Card Set Information
Amputations and Prothetics
What is a major cause of amputations in persons over 50 years old?
What is the second leading cause of amputations?
What is the determinant of the kind of prosthesis the patient may use and the success of use?
Length of the residual limb
What are the 2 phases of postoperative management of amputation?
Heavy rubber-reinforced sock which gives compression; works well for transfemoral.
What does bandages and shrinkers provide?
What is the optimal transtibial limb shape?
What is the optimal transfemoral limb shape?
- Hard, plastic outer shell with hollow or foam interior.
- Body weight is carried by the walls of the shell.
- Pylon that may be covered with foam rubber to stimulate a leg.
- Body weight is carried by the pylon.
Custom molded receptacles for the residual limb.
What are provided over areas which are pressure sensitive?
Reliefs (less contact, less pressure)
What are molded over areas which are pressure tolerant?
Build-ups (greater contact, more pressure)
Contoured adducted trochanter-controlled alignment method
Used with very short transfemoral amputations, removal of femoral head from acetabulum, or hemipelvectomy.
Hip disarticulation prosthesis
What are the goals for surgical management of amputation?
Remove the part of the limb.
Allow for wound healing.
Construct a residual limb for optimum prosthetic fitting and function.
What is the disadvantage of IPSF?
Does not allow for daily wound dressing and checking.
- Develops stength and endurance for all feasible types of mobility.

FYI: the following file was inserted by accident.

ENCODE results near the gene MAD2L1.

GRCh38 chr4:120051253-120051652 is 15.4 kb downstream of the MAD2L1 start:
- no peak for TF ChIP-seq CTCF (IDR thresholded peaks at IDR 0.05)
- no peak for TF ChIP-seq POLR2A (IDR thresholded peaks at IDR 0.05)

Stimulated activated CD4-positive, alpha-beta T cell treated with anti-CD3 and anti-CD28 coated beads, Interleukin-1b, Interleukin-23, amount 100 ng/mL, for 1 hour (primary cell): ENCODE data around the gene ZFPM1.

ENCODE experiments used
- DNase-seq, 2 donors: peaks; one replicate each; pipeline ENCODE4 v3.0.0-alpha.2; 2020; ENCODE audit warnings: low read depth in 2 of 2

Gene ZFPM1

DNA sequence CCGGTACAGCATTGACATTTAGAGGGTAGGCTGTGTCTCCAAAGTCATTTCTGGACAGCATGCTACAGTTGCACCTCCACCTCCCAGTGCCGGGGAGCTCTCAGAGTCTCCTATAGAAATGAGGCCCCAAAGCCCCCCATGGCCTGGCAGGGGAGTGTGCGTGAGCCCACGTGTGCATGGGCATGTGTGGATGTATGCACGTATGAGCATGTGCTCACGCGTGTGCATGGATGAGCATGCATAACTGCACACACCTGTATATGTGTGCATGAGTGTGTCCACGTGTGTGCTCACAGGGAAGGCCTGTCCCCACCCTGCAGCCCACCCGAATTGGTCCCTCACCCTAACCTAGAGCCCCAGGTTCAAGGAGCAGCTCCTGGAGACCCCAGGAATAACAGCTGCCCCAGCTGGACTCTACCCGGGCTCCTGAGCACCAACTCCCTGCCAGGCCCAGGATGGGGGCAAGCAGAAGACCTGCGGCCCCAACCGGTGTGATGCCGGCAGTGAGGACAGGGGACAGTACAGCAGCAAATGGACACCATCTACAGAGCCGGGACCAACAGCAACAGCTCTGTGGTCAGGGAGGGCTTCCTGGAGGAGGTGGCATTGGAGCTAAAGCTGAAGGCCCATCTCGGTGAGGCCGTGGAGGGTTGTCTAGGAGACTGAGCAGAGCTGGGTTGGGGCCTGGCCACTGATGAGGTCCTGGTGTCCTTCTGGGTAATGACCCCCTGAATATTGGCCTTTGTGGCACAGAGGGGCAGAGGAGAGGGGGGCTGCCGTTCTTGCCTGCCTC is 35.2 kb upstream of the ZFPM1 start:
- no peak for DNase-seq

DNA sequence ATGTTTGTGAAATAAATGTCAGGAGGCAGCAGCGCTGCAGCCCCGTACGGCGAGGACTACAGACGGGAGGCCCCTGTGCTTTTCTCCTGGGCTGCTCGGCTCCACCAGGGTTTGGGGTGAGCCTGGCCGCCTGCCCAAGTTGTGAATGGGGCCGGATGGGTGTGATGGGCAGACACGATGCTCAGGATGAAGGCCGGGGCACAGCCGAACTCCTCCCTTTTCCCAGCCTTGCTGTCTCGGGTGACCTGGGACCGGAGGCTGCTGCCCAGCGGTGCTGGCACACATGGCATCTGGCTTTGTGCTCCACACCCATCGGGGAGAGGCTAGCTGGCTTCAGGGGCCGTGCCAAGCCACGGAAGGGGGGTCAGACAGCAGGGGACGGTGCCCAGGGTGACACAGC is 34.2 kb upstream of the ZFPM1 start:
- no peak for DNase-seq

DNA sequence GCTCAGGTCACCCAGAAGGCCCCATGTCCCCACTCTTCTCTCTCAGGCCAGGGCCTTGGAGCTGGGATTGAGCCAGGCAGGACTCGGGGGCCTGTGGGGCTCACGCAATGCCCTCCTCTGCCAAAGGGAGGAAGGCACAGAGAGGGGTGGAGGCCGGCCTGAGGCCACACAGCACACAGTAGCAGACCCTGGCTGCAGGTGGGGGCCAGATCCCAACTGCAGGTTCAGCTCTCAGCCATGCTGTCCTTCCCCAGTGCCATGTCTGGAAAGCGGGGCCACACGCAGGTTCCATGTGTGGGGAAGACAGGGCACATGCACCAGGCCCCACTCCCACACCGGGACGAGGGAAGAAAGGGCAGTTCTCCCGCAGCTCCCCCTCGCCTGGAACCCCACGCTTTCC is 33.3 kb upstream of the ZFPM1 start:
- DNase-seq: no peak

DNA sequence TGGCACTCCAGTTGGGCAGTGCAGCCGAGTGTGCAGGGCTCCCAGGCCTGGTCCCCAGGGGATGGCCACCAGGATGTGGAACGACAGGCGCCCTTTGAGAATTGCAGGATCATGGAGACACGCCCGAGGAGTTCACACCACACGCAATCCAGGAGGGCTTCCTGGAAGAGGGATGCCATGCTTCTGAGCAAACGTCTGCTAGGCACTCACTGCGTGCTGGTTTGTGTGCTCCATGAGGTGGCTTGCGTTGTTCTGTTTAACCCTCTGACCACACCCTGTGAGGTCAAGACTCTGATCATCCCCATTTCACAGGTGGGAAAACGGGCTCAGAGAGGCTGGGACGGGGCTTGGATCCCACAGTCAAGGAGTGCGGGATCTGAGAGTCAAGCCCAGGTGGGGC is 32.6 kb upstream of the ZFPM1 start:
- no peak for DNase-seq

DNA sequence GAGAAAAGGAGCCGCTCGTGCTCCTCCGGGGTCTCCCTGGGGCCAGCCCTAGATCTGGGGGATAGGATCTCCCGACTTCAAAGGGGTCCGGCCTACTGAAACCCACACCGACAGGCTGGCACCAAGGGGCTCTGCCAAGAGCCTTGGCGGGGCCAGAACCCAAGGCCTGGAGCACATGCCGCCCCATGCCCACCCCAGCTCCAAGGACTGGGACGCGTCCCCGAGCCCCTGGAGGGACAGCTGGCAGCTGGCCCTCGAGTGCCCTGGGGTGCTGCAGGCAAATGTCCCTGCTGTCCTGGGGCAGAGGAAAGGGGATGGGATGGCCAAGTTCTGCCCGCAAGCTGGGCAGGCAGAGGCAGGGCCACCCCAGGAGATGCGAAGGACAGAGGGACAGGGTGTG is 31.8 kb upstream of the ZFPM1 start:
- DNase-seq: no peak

- Targets muscle groups important for use of prosthesis.
- Posterior part is resilient to absorb shock and to permit what substitutes as plantar flexion.
- Distal to MTP position, material is rubber which allows a rocker mechanism.
- Nonarticulated feet.
SACH - solid ankle, cushion heel
- Spring keel bends with weight, then straightens or bounces back.
- lightweight, more expensive
- Nonarticulated feet.
Energy storing, dynamic feet, elastic keel
- PF and DF provided with a mechanical joint.
- Degrees available can be adjusted.
- Articulated feet.
- Allows PF, DF, inversion, and eversion.
- More confirmation to uneven surfaces.
Why is total contact important?
Provides counterpressure to assist with venous return and decrease edema.
Enhances sensory feedback.
The patellar tendon is a very pressure ______ area.
- Aligned on the shank on slight flexion.
- Often, a slight knee flexion contracture is encouraged to facilitate the tendon weight bearing.
PTB - patellar tendon-bearing
An angular medial-lateral incision that places the scar away from bony prominences.
Gauze impregnated with a compound of zinc oxide, gelatin, glycerin, and calamine.